Forty years after the European Convention on Human Rights (ECHR) was drafted, the political climate of the region was transformed. Fledgling democracies in post-communist Eurasia faced many challenges, including the need to earn the political loyalty previously demanded by the so-called Peoples’ democracies. Ensuring this loyalty entailed the reconfiguration of the public sphere and, to varying degrees, the selective restriction of core political rights. In turn, this reconfiguration resulted in new dynamics of inclusion and exclusion – the inclusion of those previously excluded from the political domain, and the exclusion of those who would seek a return to the past or might otherwise undermine democratic consolidation. Restrictions upon political rights included the dissolution of successor communist parties and other political associations, lustration laws designed to ensure discontinuity with the prior regime, and the exclusion of certain categories of individuals from running for or holding political office.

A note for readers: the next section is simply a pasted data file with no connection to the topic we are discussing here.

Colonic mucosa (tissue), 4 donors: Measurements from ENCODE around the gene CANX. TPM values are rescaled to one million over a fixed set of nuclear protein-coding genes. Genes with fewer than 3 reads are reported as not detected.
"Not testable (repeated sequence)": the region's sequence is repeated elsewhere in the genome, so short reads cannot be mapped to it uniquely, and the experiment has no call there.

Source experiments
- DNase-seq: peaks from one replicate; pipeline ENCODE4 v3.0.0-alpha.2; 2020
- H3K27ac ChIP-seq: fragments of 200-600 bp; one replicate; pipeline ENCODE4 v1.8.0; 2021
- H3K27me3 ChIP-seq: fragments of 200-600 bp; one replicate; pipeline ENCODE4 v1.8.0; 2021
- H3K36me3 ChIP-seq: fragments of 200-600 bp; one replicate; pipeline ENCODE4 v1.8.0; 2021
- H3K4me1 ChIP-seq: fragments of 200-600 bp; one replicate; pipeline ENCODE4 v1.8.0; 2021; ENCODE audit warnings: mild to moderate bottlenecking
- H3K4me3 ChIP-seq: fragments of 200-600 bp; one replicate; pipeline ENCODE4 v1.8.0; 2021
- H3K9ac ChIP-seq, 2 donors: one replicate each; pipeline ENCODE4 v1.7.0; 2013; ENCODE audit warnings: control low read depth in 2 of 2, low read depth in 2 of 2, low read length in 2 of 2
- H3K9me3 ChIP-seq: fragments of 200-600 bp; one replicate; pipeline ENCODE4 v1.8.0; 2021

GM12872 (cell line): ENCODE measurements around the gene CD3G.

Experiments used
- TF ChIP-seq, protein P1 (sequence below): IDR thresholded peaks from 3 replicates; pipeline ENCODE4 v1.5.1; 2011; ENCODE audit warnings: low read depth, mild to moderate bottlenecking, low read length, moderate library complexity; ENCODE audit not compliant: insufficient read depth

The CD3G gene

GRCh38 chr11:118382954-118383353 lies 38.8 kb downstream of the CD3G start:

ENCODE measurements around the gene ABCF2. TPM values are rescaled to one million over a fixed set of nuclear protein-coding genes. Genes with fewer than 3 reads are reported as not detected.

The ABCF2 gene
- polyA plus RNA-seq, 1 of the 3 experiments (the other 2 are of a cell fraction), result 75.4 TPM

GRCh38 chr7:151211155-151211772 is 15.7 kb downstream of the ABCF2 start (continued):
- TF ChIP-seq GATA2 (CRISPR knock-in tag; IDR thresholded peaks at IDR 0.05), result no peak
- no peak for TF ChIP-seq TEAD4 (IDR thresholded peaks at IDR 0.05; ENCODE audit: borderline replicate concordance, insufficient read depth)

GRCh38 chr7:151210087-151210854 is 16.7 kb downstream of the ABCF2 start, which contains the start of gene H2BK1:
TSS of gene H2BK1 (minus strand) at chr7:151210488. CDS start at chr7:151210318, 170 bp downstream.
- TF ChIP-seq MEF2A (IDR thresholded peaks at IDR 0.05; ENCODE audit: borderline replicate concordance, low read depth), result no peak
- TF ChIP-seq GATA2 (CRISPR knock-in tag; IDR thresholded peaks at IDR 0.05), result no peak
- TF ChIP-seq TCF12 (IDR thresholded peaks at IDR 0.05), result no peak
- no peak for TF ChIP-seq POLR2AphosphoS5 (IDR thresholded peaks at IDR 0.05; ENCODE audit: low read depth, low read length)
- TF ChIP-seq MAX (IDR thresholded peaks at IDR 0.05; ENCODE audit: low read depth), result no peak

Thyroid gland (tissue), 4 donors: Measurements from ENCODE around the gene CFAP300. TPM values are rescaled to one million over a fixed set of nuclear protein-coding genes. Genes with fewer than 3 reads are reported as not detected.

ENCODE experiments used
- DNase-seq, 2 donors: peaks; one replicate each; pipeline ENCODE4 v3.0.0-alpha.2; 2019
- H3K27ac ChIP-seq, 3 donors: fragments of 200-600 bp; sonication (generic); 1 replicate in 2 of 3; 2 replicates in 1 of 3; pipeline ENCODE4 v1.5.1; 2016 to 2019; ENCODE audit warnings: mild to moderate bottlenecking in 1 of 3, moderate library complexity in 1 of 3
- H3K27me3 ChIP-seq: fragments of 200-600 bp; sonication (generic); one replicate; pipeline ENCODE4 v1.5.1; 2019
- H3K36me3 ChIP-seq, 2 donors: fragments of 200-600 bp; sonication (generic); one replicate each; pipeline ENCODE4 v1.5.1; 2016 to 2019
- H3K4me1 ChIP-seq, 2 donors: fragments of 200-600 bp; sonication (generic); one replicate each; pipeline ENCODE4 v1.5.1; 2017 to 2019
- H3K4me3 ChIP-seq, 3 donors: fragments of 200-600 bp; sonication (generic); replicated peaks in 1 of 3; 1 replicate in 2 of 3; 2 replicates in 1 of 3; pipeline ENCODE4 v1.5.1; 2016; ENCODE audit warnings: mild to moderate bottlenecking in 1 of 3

|Title of host publication
|Transitional Jurisprudence and the ECHR: Justice, Politics and Rights
|Cambridge University Press
|Number of pages
|Published - 2011